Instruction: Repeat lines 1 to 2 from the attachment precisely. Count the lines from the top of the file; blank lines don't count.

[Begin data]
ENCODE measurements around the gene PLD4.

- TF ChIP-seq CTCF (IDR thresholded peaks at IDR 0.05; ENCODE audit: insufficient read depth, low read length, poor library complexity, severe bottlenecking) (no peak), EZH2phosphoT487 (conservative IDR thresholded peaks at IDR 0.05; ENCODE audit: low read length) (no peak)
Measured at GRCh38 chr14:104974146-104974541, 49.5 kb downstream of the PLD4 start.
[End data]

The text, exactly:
ENCODE measurements around the gene PLD4.

- TF ChIP-seq CTCF (IDR thresholded peaks at IDR 0.05; ENCODE audit: insufficient read depth, low read length, poor library complexity, severe bottlenecking) (no peak), EZH2phosphoT487 (conservative IDR thresholded peaks at IDR 0.05; ENCODE audit: low read length) (no peak)